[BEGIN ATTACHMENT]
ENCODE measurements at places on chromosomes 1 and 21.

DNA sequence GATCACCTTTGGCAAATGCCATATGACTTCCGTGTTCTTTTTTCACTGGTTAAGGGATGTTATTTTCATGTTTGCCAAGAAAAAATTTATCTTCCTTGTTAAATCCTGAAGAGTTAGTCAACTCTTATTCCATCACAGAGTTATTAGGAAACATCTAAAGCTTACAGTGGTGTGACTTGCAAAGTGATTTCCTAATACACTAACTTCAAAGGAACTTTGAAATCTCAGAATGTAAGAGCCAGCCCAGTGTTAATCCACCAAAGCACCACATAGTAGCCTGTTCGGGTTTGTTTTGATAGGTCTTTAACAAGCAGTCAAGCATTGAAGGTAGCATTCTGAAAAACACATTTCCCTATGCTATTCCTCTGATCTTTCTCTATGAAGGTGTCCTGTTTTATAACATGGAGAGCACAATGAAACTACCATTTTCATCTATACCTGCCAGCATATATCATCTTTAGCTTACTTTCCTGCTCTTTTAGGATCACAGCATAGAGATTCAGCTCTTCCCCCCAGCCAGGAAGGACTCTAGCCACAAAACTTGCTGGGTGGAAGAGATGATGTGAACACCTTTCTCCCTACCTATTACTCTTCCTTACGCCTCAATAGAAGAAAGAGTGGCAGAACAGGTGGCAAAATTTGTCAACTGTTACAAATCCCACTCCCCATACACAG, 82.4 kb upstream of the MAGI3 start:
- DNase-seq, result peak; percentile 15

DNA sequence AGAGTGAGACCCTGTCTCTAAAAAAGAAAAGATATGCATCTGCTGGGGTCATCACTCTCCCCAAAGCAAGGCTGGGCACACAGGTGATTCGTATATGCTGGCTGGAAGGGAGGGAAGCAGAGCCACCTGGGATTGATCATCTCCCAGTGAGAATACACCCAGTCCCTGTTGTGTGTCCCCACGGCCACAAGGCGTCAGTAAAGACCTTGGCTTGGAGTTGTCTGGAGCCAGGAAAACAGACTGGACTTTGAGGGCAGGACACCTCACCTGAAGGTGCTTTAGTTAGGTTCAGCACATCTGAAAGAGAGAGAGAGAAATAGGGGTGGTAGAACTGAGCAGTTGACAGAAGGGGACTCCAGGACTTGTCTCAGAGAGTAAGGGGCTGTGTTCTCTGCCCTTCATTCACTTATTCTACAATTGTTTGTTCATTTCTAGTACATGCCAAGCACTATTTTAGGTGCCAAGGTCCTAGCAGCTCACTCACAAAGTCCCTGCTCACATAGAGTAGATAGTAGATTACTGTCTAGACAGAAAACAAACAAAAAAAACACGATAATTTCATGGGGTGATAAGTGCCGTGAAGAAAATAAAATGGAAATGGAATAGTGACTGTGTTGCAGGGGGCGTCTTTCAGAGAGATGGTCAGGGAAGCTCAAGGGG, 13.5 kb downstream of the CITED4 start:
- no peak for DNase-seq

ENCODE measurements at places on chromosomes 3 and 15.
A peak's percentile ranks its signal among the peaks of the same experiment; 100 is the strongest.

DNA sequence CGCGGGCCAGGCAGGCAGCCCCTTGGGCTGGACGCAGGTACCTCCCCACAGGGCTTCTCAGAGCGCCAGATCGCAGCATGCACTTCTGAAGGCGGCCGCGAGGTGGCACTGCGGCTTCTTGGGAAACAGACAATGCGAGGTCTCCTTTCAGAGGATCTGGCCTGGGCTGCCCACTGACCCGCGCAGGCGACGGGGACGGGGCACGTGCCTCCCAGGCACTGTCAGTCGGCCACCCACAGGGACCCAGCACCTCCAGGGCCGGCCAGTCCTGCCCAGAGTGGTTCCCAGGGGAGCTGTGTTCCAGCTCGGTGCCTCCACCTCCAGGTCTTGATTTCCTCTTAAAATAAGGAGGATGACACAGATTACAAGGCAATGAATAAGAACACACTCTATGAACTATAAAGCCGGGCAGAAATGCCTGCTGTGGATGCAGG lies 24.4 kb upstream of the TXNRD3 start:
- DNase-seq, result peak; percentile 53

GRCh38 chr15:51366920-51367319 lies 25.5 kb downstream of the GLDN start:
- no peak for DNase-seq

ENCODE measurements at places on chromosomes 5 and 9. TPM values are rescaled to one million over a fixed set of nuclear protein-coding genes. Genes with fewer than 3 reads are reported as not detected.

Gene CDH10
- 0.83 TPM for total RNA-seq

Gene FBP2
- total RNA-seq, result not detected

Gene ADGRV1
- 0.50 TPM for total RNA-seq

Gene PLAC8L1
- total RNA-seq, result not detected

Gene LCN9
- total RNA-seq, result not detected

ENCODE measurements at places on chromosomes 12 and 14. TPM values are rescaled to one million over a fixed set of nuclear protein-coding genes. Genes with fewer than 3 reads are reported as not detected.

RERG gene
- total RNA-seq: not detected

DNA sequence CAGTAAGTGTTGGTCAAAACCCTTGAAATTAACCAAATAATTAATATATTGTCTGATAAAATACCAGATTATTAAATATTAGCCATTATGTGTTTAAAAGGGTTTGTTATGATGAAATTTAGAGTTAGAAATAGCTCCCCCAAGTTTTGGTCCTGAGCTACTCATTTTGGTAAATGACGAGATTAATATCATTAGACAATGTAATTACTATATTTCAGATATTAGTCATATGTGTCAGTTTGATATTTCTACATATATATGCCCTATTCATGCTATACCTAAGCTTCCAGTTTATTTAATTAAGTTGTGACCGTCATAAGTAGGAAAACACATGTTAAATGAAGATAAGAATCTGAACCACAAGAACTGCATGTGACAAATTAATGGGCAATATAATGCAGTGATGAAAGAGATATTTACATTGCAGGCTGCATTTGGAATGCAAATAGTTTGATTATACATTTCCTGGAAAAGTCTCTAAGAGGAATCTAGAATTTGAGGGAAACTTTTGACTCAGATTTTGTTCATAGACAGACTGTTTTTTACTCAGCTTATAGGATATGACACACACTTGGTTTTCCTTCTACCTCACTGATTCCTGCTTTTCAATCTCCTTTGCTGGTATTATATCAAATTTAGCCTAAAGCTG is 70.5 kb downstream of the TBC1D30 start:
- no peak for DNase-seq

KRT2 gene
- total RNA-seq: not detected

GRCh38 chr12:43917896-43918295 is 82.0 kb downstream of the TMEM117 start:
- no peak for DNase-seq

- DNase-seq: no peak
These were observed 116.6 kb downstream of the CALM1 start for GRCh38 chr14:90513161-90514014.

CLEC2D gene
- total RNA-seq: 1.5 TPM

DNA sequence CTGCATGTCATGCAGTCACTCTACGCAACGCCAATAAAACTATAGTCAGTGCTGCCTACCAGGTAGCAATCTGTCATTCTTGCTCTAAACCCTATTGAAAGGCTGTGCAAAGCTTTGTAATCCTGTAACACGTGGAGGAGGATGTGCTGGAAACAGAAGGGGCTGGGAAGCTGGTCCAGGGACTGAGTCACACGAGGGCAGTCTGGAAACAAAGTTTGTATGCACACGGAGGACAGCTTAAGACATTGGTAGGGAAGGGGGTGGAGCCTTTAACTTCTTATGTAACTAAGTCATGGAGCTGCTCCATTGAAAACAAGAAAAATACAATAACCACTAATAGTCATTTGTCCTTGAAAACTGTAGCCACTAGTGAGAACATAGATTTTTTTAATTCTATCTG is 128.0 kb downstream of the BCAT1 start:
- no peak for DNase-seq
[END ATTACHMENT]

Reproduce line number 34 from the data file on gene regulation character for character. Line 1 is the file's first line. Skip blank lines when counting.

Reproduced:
CLEC2D gene